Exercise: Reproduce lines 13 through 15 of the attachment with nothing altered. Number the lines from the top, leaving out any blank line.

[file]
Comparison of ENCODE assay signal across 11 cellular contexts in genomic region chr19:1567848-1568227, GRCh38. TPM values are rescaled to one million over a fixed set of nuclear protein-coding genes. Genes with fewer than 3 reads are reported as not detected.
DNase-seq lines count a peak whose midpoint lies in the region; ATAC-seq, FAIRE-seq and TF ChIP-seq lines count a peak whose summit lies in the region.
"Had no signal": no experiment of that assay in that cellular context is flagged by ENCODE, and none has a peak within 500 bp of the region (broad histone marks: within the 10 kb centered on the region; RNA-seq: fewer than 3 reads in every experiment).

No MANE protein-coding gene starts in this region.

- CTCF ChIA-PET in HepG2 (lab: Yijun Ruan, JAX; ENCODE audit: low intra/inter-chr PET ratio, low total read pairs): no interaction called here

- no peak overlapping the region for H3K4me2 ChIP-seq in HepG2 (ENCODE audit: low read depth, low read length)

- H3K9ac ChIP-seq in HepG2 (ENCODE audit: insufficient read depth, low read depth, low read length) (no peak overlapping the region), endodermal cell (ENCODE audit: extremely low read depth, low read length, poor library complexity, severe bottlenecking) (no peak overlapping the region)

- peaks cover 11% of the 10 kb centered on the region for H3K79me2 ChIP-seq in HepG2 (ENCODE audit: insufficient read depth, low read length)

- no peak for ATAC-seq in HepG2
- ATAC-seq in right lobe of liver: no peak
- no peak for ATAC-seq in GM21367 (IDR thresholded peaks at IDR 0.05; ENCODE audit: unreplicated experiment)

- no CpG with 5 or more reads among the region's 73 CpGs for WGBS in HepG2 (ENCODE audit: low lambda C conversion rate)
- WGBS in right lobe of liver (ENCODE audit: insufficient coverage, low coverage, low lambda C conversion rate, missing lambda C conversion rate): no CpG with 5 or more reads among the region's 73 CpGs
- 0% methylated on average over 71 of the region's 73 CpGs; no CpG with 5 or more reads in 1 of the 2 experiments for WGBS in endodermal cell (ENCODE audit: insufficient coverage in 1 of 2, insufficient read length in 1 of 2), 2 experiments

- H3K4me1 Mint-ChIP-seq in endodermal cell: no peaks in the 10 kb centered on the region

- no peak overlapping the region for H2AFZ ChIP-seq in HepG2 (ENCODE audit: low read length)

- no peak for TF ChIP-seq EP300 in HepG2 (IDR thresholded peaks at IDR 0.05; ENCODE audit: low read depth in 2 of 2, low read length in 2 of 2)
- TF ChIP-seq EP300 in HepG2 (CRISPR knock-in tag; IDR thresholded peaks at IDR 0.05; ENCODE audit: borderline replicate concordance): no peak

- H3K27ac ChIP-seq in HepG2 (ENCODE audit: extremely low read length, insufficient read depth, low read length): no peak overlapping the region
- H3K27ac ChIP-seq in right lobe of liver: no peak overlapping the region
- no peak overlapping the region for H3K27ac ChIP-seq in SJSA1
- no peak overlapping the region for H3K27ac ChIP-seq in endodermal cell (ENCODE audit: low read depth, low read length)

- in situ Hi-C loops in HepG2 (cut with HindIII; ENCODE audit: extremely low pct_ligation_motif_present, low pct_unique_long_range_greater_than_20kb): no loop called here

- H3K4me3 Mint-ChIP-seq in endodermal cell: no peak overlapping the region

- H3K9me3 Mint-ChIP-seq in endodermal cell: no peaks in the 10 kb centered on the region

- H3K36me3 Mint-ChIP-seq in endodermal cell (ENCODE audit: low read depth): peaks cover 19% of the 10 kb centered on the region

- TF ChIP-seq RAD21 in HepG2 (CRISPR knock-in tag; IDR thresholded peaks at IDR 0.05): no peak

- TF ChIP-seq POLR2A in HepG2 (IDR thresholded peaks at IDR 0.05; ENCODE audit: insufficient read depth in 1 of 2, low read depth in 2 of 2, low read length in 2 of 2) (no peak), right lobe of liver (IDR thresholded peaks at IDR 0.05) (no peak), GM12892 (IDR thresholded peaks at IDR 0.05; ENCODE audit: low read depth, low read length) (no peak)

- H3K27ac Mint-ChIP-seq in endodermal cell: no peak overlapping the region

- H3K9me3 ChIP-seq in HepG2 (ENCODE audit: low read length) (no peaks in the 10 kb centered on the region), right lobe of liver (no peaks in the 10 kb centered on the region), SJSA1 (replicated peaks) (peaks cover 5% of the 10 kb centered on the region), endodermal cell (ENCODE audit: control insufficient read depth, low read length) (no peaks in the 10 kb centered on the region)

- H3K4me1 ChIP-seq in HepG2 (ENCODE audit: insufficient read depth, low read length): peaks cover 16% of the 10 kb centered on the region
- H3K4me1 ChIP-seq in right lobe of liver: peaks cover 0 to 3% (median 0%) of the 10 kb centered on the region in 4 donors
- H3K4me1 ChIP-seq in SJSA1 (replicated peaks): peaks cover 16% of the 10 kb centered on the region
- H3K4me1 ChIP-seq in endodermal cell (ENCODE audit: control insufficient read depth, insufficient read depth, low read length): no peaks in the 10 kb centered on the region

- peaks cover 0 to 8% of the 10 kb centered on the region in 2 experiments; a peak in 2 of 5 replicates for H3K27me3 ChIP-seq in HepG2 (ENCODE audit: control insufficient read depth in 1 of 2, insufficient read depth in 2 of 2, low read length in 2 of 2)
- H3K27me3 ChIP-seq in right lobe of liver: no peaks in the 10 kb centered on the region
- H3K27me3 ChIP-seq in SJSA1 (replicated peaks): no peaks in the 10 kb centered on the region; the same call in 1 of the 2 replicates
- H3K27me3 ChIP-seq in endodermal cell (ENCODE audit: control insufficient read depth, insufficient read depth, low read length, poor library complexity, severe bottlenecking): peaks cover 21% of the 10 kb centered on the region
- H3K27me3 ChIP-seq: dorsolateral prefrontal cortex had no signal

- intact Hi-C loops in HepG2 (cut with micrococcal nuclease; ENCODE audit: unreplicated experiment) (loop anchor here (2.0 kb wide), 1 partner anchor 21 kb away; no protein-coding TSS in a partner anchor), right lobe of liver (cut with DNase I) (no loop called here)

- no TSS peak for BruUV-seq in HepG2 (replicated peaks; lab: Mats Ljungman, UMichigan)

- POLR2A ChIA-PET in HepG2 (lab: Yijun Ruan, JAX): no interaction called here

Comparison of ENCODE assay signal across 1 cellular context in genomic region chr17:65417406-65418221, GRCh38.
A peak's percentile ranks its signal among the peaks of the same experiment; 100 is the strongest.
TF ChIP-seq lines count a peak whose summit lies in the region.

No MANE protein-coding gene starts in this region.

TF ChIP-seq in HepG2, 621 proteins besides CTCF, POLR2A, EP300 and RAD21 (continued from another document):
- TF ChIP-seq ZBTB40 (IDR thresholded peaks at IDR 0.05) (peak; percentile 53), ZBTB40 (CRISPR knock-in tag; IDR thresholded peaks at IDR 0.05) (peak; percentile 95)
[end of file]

- WGBS in right lobe of liver (ENCODE audit: insufficient coverage, low coverage, low lambda C conversion rate, missing lambda C conversion rate): no CpG with 5 or more reads among the region's 73 CpGs
- 0% methylated on average over 71 of the region's 73 CpGs; no CpG with 5 or more reads in 1 of the 2 experiments for WGBS in endodermal cell (ENCODE audit: insufficient coverage in 1 of 2, insufficient read length in 1 of 2), 2 experiments

- H3K4me1 Mint-ChIP-seq in endodermal cell: no peaks in the 10 kb centered on the region